If you're an INFP with a flair for the dramatic, a career as an actor might appeal to you. Actors might perform in theater productions, or they might play roles in movies or television shows and series. Some even find work in commercials to help bring in money. Auditions can be grueling, and aspiring actors must prepare to meet with a significant amount of rejection on their paths. As with all artistic careers, there is a great deal of competition involved, and while talent is important, luck plays a role, too. If you want to work as an actor, you might want to consider earning a Bachelor's degree in Theater Arts from a college or university that's accredited by the National Association of Schools of Theatre. Experience is a crucial part of success as an actor. The more experience you have, the more likely it becomes that you'll win roles in significant productions.

True to the individualistic nature of artists themselves, the paths followed on these artistic careers for INFPs will be unique to each person. There isn't one route that fits all. People who want to pursue creative careers must strive to achieve goals in their own ways. Often, people who work in artistic fields must take second jobs or “day jobs” to make ends meet, since artistic careers, as rewarding as they can be, often prove challenging when it comes to making a day-to-day living.

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Comments

grubbsem says...

I love music!

one day soon (not verified) says...

I love writing and would like to have my work published I LOVE WORDS X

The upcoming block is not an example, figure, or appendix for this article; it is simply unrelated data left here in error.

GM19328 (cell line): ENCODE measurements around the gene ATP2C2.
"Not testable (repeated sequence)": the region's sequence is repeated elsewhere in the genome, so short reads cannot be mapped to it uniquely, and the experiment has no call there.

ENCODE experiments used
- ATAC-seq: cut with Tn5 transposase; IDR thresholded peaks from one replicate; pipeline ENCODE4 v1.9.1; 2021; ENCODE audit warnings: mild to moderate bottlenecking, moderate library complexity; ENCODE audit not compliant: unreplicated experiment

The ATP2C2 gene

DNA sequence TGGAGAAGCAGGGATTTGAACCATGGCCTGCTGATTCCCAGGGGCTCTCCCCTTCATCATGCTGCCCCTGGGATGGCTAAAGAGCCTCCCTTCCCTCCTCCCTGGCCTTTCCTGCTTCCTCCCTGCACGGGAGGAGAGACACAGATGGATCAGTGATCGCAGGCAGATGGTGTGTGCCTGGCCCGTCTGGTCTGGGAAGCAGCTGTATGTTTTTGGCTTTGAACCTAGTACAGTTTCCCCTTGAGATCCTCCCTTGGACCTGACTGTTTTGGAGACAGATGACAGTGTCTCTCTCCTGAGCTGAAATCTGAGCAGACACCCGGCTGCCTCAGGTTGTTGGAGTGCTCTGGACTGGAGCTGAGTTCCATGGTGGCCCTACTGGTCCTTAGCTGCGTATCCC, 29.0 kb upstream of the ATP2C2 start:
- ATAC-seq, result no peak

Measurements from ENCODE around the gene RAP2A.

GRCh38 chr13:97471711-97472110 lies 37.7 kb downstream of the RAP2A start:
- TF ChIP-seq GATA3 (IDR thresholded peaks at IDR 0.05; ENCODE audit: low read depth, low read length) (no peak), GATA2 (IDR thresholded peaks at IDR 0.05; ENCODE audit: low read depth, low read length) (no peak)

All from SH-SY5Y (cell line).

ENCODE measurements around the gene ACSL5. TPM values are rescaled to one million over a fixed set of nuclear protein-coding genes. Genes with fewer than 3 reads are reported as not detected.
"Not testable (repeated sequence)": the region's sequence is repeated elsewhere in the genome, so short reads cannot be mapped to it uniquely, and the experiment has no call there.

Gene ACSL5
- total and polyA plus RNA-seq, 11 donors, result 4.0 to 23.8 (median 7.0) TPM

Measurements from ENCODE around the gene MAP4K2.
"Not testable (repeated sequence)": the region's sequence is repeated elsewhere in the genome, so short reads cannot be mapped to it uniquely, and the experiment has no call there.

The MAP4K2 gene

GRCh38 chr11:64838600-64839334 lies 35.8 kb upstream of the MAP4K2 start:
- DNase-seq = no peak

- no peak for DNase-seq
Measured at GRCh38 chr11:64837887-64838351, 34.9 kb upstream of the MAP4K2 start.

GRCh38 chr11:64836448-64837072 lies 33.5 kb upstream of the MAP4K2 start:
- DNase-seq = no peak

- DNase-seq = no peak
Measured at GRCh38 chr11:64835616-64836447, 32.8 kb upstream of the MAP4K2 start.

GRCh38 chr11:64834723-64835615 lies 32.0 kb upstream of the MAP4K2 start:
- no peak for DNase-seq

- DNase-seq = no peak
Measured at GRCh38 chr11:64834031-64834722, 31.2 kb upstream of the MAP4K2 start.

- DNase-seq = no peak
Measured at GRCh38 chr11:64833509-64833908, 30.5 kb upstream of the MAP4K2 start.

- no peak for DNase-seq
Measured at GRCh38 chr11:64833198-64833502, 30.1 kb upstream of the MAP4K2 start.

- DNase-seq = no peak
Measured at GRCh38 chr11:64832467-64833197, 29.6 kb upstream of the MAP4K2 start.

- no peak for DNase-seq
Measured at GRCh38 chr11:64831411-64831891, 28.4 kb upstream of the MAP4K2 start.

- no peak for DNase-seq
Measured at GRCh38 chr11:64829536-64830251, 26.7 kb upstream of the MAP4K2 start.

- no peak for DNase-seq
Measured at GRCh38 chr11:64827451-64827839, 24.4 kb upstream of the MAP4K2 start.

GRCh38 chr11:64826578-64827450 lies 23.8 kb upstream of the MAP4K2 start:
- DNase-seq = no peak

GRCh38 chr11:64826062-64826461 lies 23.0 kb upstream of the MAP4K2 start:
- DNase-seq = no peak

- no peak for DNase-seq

NATHANs (not verified) says...

I love acting and performing arts

Guest (not verified) says...

These are EXACTLY what I always wanted to do in my life!

Guest (not verified) says...

This is so me. I Can't believe it:)
I love to act and dance<3

Dizzyd (not verified) says...

I love music, and am studying to be a health care musician. I also think it would be cool to be a graphic designer, even just in coming up with ideas.

Guest (not verified) says...

So true!

joanne.koert says...

I can totally see myself doing something like this! And I can see that I'm not the only one

Cadams615 says...

We'd love to venture down these paths and most likely will indeed pursue these interests on our own but these are not feasible jobs for people to have. What does the writer do to earn a living WHILE working on the novel? And the actor and artist?

You're doing a disservice by just stating these pursuits without any thought to practicality. And yes, I am very much an INFP. I'm also not a teenager who's easily contented with seeing my passions represented.

I'm a writer, my degrees are in creative writing. I also have to pay rent.

Lullabies (not verified) says...

I understand where you're coming from... but the truth is we do need a day job to support us and our art. Don't be too critical to this.. we just need other things to guide us. I found great inspiration, validation and support from reading the book "Steal Like an Artist." I suggest every artist/writer to read it! It gives a sound plan and structure to supporting our art. The author, Austin Kleon, advises to keep our day job even as our art starts to bring in money. He still has a dayjob despite his book's success. Daily schedule and the learning experience is great for our health AND our art.